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Advocacy Club aims to change t-shirt process for Varsity Shop

Photo by Andrew Brown ’18 | Yael Balbuena Basto ’19 browses the varity shop as Kenny Scroggin ’18 waits to buy a prom ticket Tuesday April 18.  The Advocacy Club is currently working with the Varsity Shop to have them sell clothes that are produced ethically.

By Ethan Winkler ’17

The Advocacy Club has started one of their first major movements for on-campus change recently with a petition asking if students would pay a few more dollars for t-shirts that are more ethically made.

After receiving 307 signatures, club leaders said it was obvious to them that this was a change that was worth pursuing.

Students created the club this year after many people on campus felt moved by the IFTJ, or the Ignatian Family Teach-In for Justice.

About a dozen students and teachers, some of them being Blaise Schaefer ’18, Gray Olson ’17 and religion teacher Ms. Elizabeth Clarke attended the IFTJ and all came back inspired to create a club focused around Brophy students taking action for others.

“The club itself originated from the IFTJ (Ignatian Family Teach-In),” Schaefer said. “When we came home, we decided that advocacy should not be that big picture of the federal government as the only option. We can make change here in the community.”

Olson said that his biggest takeaway was the concept of advocacy.

“Advocacy is doing something to help some other group or some cause you believe in,” Olson said. “It can be anything like going to talk to state legislators, talking to legislators on the national level or going to a protest.”

Ms. Clarke said she came back wanting to convince young people that they can influence change.

“I think that change is possible,” Ms. Clarke said. “I think it’s very easy to think that we can’t make any kind of a difference.”

After some research, the Advocacy Club learned that some school t-shirts are supplied by major clothing companies and produced in sweatshops, where working conditions and pay are abysmal.

This is what led to the petition, which Ms. Clarke said was a major success and surpassed their expectations.

“The goal of the petition was to get just some kind of indication in writing from the students,” Ms. Clarke said. “We just wanted to start the conversation and get some kind of indication that students would be willing to pay a little more if they knew that the t-shirt was sourced ethically.”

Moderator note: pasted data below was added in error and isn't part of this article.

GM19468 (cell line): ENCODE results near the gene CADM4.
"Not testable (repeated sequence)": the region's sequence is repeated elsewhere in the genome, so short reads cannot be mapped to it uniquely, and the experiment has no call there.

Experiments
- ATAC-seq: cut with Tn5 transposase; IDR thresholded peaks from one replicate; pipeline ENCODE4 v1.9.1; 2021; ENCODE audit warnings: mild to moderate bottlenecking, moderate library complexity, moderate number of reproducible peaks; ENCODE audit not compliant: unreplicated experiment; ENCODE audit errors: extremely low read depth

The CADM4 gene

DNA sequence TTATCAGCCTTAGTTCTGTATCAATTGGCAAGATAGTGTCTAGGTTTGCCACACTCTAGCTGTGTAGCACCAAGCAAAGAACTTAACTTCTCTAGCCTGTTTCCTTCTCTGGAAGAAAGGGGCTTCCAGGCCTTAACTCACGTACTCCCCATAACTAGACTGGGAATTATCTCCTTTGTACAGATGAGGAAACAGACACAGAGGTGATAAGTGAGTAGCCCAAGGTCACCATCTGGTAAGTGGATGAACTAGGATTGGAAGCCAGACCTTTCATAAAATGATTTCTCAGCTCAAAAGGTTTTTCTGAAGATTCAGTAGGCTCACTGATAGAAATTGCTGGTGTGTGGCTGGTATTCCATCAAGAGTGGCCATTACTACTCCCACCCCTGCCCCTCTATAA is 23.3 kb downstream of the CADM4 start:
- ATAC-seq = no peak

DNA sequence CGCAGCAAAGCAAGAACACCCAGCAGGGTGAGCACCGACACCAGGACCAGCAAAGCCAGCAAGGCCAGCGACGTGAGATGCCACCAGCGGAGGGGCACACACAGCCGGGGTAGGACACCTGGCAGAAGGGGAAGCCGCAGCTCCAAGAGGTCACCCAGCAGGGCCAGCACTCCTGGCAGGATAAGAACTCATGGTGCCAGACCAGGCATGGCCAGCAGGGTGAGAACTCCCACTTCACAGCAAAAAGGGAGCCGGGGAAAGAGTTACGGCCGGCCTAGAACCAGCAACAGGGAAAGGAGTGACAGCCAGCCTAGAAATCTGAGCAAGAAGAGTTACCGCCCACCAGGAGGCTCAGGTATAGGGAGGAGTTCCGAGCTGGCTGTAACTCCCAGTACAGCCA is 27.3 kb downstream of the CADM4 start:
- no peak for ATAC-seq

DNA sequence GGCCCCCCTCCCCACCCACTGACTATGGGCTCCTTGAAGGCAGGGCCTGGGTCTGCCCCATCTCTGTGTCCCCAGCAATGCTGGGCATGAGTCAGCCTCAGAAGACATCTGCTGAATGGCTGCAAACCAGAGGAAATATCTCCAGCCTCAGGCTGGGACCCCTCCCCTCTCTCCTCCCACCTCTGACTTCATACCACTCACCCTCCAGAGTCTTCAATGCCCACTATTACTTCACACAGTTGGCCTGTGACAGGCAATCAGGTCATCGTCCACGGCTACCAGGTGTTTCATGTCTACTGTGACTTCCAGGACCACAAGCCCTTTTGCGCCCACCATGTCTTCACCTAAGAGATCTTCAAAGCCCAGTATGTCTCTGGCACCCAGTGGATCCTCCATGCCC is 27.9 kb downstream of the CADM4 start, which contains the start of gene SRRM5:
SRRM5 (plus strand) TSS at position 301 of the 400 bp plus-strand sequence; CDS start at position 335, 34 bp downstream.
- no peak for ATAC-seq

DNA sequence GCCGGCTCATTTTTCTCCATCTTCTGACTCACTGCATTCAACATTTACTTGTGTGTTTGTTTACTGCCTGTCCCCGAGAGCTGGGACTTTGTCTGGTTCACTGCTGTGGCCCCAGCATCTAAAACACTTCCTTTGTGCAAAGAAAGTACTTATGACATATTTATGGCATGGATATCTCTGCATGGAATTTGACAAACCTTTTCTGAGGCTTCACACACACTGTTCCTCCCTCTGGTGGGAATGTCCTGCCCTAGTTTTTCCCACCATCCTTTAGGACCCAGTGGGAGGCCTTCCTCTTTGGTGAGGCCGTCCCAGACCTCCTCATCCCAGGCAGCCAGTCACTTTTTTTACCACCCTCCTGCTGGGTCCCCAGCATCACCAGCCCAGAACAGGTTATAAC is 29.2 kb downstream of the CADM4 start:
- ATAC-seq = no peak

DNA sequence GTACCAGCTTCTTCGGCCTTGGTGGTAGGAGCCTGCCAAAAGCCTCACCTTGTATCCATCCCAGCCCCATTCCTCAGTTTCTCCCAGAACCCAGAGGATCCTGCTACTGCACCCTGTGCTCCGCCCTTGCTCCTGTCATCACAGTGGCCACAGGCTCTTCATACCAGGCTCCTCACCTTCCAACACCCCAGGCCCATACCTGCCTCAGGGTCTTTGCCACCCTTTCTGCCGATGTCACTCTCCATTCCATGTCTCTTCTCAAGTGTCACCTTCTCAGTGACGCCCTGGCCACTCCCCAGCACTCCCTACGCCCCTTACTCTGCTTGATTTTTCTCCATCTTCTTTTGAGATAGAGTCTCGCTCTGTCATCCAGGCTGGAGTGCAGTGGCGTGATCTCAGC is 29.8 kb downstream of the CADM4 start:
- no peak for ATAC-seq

Ms. Clarke also said how, even though almost everyone would agree with this concept, there are a lot of moving parts and complications that make it a challenge.

“The complexity is what I think is the biggest hurdle,” Ms. Clarke said. “It’s getting everyone on the same page, everybody dealing with the complexity, and everyone learning how to speak the same language.”

One of these challenges is the price of the t-shirts. While the Advocacy Club would love to keep the prices the same, they said that the shirts will almost definitely go up in price slightly.

This is something that Schaefer said he knows is unavoidable.

“The Varsity Shop is still a part of the school business, so the finances need to match up,” Schaefer said.

But all three of these club members have said that the Varsity Shop and Principal Mr. Bob Ryan have been very helpful and supportive during this tough process.

“The Varsity Shop has been really great,” Ms. Clarke said. “Our intention is definitely to partner with them, not to villainize them.”

In the end, the Advocacy Club said that they hope to use t-shirt vendors that are part of a garment industry union that can certify that they make shirts in the U.S. and treat their workers and working conditions with the utmost respect and dignity.

Olson and Ms. Clarke said that this kind of change is very necessary if Brophy is going to practice what they preach about caring for others.

“I think the motivation behind this is that we thought Brophy was being morally inconsistent,” Olson said. “With both our Catholic and Jesuit values, and even just our values for human beings, we should not want to exploit others.”

“If we’re going to talk the talk, I think this is definitely part of walking the walk,” Ms. Clarke said.